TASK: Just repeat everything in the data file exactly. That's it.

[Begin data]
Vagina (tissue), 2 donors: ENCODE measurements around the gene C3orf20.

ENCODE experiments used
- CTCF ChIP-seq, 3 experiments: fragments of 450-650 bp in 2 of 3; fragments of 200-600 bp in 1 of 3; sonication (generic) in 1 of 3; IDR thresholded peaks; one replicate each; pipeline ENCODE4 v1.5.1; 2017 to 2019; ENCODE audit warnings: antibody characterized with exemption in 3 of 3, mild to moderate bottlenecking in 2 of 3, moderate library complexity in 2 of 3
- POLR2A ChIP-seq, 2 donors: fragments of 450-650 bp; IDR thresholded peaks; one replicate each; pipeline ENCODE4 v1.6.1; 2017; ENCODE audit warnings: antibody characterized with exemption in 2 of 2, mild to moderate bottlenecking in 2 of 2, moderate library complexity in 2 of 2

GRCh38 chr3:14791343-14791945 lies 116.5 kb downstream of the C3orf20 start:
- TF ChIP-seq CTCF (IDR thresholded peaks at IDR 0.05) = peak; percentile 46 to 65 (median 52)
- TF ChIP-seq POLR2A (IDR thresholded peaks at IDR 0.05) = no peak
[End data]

Vagina (tissue), 2 donors: ENCODE measurements around the gene C3orf20.

ENCODE experiments used
- CTCF ChIP-seq, 3 experiments: fragments of 450-650 bp in 2 of 3; fragments of 200-600 bp in 1 of 3; sonication (generic) in 1 of 3; IDR thresholded peaks; one replicate each; pipeline ENCODE4 v1.5.1; 2017 to 2019; ENCODE audit warnings: antibody characterized with exemption in 3 of 3, mild to moderate bottlenecking in 2 of 3, moderate library complexity in 2 of 3
- POLR2A ChIP-seq, 2 donors: fragments of 450-650 bp; IDR thresholded peaks; one replicate each; pipeline ENCODE4 v1.6.1; 2017; ENCODE audit warnings: antibody characterized with exemption in 2 of 2, mild to moderate bottlenecking in 2 of 2, moderate library complexity in 2 of 2

GRCh38 chr3:14791343-14791945 lies 116.5 kb downstream of the C3orf20 start:
- TF ChIP-seq CTCF (IDR thresholded peaks at IDR 0.05) = peak; percentile 46 to 65 (median 52)
- TF ChIP-seq POLR2A (IDR thresholded peaks at IDR 0.05) = no peak